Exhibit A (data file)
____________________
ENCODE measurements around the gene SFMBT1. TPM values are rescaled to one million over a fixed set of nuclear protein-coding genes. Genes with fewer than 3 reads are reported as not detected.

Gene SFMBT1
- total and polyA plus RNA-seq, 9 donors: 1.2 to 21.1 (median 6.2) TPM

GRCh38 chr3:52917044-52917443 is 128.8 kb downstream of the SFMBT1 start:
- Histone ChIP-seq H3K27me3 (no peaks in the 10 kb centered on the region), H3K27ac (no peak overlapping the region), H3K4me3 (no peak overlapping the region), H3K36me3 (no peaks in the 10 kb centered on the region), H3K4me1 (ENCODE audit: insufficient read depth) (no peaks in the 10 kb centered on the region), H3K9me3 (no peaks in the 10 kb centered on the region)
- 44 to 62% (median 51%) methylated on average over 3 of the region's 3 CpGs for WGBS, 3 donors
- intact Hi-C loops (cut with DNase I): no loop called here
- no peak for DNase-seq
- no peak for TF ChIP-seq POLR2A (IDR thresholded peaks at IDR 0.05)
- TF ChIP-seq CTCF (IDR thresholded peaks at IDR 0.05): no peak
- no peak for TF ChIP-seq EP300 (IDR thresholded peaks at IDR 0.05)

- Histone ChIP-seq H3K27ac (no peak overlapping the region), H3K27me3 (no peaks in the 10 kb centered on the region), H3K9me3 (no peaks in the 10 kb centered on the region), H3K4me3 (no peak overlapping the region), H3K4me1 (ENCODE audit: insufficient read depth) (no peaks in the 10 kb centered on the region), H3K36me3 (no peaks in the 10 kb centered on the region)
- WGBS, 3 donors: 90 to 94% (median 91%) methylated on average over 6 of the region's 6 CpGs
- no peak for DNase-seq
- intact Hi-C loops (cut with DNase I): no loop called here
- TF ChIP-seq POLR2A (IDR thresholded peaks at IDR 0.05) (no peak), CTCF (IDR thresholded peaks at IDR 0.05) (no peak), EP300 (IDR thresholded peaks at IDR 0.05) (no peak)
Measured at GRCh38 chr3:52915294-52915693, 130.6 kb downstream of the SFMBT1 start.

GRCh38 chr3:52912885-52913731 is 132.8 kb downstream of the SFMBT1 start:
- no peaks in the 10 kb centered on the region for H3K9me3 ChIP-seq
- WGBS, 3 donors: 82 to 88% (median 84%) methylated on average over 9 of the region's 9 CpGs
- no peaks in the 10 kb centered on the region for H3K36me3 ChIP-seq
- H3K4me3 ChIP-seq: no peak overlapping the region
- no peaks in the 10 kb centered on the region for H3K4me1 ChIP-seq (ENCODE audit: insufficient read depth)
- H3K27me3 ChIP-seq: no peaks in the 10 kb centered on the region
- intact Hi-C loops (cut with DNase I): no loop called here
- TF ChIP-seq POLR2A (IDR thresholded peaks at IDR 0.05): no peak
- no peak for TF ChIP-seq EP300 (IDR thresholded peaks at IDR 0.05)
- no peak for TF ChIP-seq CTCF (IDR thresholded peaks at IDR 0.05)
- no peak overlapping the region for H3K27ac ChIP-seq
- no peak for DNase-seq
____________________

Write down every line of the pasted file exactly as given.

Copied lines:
ENCODE measurements around the gene SFMBT1. TPM values are rescaled to one million over a fixed set of nuclear protein-coding genes. Genes with fewer than 3 reads are reported as not detected.

Gene SFMBT1
- total and polyA plus RNA-seq, 9 donors: 1.2 to 21.1 (median 6.2) TPM

GRCh38 chr3:52917044-52917443 is 128.8 kb downstream of the SFMBT1 start:
- Histone ChIP-seq H3K27me3 (no peaks in the 10 kb centered on the region), H3K27ac (no peak overlapping the region), H3K4me3 (no peak overlapping the region), H3K36me3 (no peaks in the 10 kb centered on the region), H3K4me1 (ENCODE audit: insufficient read depth) (no peaks in the 10 kb centered on the region), H3K9me3 (no peaks in the 10 kb centered on the region)
- 44 to 62% (median 51%) methylated on average over 3 of the region's 3 CpGs for WGBS, 3 donors
- intact Hi-C loops (cut with DNase I): no loop called here
- no peak for DNase-seq
- no peak for TF ChIP-seq POLR2A (IDR thresholded peaks at IDR 0.05)
- TF ChIP-seq CTCF (IDR thresholded peaks at IDR 0.05): no peak
- no peak for TF ChIP-seq EP300 (IDR thresholded peaks at IDR 0.05)

- Histone ChIP-seq H3K27ac (no peak overlapping the region), H3K27me3 (no peaks in the 10 kb centered on the region), H3K9me3 (no peaks in the 10 kb centered on the region), H3K4me3 (no peak overlapping the region), H3K4me1 (ENCODE audit: insufficient read depth) (no peaks in the 10 kb centered on the region), H3K36me3 (no peaks in the 10 kb centered on the region)
- WGBS, 3 donors: 90 to 94% (median 91%) methylated on average over 6 of the region's 6 CpGs
- no peak for DNase-seq
- intact Hi-C loops (cut with DNase I): no loop called here
- TF ChIP-seq POLR2A (IDR thresholded peaks at IDR 0.05) (no peak), CTCF (IDR thresholded peaks at IDR 0.05) (no peak), EP300 (IDR thresholded peaks at IDR 0.05) (no peak)
Measured at GRCh38 chr3:52915294-52915693, 130.6 kb downstream of the SFMBT1 start.

GRCh38 chr3:52912885-52913731 is 132.8 kb downstream of the SFMBT1 start:
- no peaks in the 10 kb centered on the region for H3K9me3 ChIP-seq
- WGBS, 3 donors: 82 to 88% (median 84%) methylated on average over 9 of the region's 9 CpGs
- no peaks in the 10 kb centered on the region for H3K36me3 ChIP-seq
- H3K4me3 ChIP-seq: no peak overlapping the region
- no peaks in the 10 kb centered on the region for H3K4me1 ChIP-seq (ENCODE audit: insufficient read depth)
- H3K27me3 ChIP-seq: no peaks in the 10 kb centered on the region
- intact Hi-C loops (cut with DNase I): no loop called here
- TF ChIP-seq POLR2A (IDR thresholded peaks at IDR 0.05): no peak
- no peak for TF ChIP-seq EP300 (IDR thresholded peaks at IDR 0.05)
- no peak for TF ChIP-seq CTCF (IDR thresholded peaks at IDR 0.05)
- no peak overlapping the region for H3K27ac ChIP-seq
- no peak for DNase-seq